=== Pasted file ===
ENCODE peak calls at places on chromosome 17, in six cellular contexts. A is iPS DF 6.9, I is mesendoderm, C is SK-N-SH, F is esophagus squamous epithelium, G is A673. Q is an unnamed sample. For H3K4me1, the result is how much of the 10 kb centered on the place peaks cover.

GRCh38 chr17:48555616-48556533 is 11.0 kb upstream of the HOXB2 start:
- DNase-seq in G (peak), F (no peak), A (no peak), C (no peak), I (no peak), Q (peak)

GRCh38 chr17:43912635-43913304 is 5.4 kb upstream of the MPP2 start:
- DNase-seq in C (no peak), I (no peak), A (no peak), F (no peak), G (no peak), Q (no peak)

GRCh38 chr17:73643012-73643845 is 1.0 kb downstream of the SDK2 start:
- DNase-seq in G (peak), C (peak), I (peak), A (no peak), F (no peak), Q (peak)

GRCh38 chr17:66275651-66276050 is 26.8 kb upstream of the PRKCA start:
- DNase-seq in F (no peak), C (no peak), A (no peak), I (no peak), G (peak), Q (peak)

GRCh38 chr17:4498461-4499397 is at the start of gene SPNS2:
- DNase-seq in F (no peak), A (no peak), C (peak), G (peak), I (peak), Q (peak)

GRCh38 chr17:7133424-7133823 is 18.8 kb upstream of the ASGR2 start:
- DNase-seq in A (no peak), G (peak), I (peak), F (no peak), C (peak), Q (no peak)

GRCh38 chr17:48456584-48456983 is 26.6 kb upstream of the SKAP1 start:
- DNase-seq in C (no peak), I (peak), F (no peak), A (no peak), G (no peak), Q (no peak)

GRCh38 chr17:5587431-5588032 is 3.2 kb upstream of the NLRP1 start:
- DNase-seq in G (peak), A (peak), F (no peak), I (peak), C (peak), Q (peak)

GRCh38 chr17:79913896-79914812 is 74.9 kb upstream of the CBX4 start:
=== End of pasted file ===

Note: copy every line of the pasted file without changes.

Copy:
ENCODE peak calls at places on chromosome 17, in six cellular contexts. A is iPS DF 6.9, I is mesendoderm, C is SK-N-SH, F is esophagus squamous epithelium, G is A673. Q is an unnamed sample. For H3K4me1, the result is how much of the 10 kb centered on the place peaks cover.

GRCh38 chr17:48555616-48556533 is 11.0 kb upstream of the HOXB2 start:
- DNase-seq in G (peak), F (no peak), A (no peak), C (no peak), I (no peak), Q (peak)

GRCh38 chr17:43912635-43913304 is 5.4 kb upstream of the MPP2 start:
- DNase-seq in C (no peak), I (no peak), A (no peak), F (no peak), G (no peak), Q (no peak)

GRCh38 chr17:73643012-73643845 is 1.0 kb downstream of the SDK2 start:
- DNase-seq in G (peak), C (peak), I (peak), A (no peak), F (no peak), Q (peak)

GRCh38 chr17:66275651-66276050 is 26.8 kb upstream of the PRKCA start:
- DNase-seq in F (no peak), C (no peak), A (no peak), I (no peak), G (peak), Q (peak)

GRCh38 chr17:4498461-4499397 is at the start of gene SPNS2:
- DNase-seq in F (no peak), A (no peak), C (peak), G (peak), I (peak), Q (peak)

GRCh38 chr17:7133424-7133823 is 18.8 kb upstream of the ASGR2 start:
- DNase-seq in A (no peak), G (peak), I (peak), F (no peak), C (peak), Q (no peak)

GRCh38 chr17:48456584-48456983 is 26.6 kb upstream of the SKAP1 start:
- DNase-seq in C (no peak), I (peak), F (no peak), A (no peak), G (no peak), Q (no peak)

GRCh38 chr17:5587431-5588032 is 3.2 kb upstream of the NLRP1 start:
- DNase-seq in G (peak), A (peak), F (no peak), I (peak), C (peak), Q (peak)

GRCh38 chr17:79913896-79914812 is 74.9 kb upstream of the CBX4 start: